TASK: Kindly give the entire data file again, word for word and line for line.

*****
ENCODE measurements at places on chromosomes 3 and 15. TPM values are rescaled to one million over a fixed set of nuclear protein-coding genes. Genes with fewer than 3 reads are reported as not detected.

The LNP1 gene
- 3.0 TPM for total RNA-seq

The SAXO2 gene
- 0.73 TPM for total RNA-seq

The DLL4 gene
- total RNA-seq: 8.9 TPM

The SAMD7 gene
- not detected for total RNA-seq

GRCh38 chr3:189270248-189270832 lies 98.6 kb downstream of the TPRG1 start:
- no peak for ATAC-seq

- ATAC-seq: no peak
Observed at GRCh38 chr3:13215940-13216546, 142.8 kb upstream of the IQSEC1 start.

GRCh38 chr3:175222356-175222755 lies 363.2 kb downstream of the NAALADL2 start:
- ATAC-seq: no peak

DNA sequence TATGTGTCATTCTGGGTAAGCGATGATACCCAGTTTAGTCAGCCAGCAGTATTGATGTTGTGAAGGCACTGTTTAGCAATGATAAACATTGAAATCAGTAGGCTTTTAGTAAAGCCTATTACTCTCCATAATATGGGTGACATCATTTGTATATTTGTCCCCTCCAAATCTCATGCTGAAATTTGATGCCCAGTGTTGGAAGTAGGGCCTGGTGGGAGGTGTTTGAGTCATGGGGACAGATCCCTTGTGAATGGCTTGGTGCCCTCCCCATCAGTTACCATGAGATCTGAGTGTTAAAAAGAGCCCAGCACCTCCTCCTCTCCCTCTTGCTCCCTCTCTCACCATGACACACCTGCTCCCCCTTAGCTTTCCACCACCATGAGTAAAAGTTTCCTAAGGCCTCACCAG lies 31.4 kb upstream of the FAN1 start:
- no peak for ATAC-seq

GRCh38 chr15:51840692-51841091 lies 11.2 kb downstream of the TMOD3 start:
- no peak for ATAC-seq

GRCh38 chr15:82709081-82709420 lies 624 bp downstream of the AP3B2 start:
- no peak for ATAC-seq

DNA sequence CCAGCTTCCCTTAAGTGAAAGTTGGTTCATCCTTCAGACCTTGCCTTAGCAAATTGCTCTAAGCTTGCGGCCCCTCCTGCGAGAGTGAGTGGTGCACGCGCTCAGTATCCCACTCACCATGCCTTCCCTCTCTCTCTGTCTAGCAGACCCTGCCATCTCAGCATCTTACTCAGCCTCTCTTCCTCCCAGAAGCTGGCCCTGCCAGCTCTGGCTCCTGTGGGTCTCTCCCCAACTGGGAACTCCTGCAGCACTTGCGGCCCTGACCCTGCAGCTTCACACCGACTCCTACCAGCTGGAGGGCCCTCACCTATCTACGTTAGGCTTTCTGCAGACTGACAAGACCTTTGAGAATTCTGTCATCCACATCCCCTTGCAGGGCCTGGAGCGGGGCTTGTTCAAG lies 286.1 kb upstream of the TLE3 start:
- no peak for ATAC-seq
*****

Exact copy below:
ENCODE measurements at places on chromosomes 3 and 15. TPM values are rescaled to one million over a fixed set of nuclear protein-coding genes. Genes with fewer than 3 reads are reported as not detected.

The LNP1 gene
- 3.0 TPM for total RNA-seq

The SAXO2 gene
- 0.73 TPM for total RNA-seq

The DLL4 gene
- total RNA-seq: 8.9 TPM

The SAMD7 gene
- not detected for total RNA-seq

GRCh38 chr3:189270248-189270832 lies 98.6 kb downstream of the TPRG1 start:
- no peak for ATAC-seq

- ATAC-seq: no peak
Observed at GRCh38 chr3:13215940-13216546, 142.8 kb upstream of the IQSEC1 start.

GRCh38 chr3:175222356-175222755 lies 363.2 kb downstream of the NAALADL2 start:
- ATAC-seq: no peak

DNA sequence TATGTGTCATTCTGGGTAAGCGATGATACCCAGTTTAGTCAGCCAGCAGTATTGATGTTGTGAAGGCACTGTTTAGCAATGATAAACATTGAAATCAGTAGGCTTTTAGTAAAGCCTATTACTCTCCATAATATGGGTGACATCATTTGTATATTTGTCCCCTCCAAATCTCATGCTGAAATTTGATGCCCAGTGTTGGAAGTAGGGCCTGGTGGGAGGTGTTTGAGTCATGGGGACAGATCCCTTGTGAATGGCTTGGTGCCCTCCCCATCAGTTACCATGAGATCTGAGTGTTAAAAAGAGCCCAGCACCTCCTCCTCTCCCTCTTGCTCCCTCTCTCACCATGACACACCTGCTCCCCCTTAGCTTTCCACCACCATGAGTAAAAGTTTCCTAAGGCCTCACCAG lies 31.4 kb upstream of the FAN1 start:
- no peak for ATAC-seq

GRCh38 chr15:51840692-51841091 lies 11.2 kb downstream of the TMOD3 start:
- no peak for ATAC-seq

GRCh38 chr15:82709081-82709420 lies 624 bp downstream of the AP3B2 start:
- no peak for ATAC-seq

DNA sequence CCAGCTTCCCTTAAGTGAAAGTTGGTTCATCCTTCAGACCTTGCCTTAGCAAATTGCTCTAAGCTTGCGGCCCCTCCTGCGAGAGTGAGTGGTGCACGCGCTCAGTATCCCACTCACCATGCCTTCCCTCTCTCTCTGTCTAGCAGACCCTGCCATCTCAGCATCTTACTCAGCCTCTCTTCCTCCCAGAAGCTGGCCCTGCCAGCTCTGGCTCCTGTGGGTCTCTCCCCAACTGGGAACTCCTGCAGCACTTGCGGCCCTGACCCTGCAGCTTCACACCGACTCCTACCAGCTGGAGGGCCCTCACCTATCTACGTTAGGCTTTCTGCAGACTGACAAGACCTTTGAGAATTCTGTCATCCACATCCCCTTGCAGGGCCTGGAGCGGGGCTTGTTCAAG lies 286.1 kb upstream of the TLE3 start:
- no peak for ATAC-seq